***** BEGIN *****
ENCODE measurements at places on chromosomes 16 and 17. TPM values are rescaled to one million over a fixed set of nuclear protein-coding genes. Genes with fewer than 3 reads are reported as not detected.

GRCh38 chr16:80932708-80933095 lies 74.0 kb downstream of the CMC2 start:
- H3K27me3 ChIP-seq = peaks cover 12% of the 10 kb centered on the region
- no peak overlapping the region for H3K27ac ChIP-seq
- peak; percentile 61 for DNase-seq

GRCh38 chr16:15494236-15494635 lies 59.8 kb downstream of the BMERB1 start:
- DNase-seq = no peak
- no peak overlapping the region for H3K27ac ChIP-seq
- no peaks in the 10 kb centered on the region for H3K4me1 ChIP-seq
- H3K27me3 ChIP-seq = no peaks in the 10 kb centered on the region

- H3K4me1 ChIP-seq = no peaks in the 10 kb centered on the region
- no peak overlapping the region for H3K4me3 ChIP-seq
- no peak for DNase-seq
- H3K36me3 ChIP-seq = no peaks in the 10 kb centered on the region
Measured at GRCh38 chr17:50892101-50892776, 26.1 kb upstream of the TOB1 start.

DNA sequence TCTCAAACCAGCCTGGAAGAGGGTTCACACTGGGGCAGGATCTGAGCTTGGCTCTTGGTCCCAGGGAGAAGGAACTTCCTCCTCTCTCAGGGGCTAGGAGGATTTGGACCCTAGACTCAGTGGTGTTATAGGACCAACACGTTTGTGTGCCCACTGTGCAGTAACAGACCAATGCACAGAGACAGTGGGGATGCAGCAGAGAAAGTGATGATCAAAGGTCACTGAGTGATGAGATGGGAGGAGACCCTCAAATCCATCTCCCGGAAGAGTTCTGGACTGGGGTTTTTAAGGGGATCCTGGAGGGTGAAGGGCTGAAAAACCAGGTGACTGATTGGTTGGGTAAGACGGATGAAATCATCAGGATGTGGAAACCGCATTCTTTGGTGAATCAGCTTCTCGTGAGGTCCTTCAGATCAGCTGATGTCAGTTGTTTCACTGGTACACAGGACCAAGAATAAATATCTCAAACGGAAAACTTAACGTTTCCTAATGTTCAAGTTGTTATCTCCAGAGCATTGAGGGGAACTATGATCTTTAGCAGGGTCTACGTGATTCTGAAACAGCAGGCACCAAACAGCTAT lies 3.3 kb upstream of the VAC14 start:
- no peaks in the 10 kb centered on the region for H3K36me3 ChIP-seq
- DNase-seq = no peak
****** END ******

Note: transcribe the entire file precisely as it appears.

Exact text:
ENCODE measurements at places on chromosomes 16 and 17. TPM values are rescaled to one million over a fixed set of nuclear protein-coding genes. Genes with fewer than 3 reads are reported as not detected.

GRCh38 chr16:80932708-80933095 lies 74.0 kb downstream of the CMC2 start:
- H3K27me3 ChIP-seq = peaks cover 12% of the 10 kb centered on the region
- no peak overlapping the region for H3K27ac ChIP-seq
- peak; percentile 61 for DNase-seq

GRCh38 chr16:15494236-15494635 lies 59.8 kb downstream of the BMERB1 start:
- DNase-seq = no peak
- no peak overlapping the region for H3K27ac ChIP-seq
- no peaks in the 10 kb centered on the region for H3K4me1 ChIP-seq
- H3K27me3 ChIP-seq = no peaks in the 10 kb centered on the region

- H3K4me1 ChIP-seq = no peaks in the 10 kb centered on the region
- no peak overlapping the region for H3K4me3 ChIP-seq
- no peak for DNase-seq
- H3K36me3 ChIP-seq = no peaks in the 10 kb centered on the region
Measured at GRCh38 chr17:50892101-50892776, 26.1 kb upstream of the TOB1 start.

DNA sequence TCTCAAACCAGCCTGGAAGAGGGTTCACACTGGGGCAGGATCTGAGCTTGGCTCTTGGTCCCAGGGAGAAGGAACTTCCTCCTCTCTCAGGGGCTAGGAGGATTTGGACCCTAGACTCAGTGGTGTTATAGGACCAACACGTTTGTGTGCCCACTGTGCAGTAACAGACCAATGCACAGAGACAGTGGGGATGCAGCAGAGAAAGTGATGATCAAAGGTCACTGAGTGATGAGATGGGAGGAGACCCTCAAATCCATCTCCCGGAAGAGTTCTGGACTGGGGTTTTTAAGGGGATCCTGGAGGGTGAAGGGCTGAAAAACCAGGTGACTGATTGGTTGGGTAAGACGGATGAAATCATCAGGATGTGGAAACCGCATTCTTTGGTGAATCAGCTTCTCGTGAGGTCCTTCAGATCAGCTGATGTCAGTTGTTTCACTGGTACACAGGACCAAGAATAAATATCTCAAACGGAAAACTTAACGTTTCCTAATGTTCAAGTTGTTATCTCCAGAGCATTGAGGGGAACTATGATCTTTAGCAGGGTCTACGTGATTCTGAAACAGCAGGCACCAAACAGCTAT lies 3.3 kb upstream of the VAC14 start:
- no peaks in the 10 kb centered on the region for H3K36me3 ChIP-seq
- DNase-seq = no peak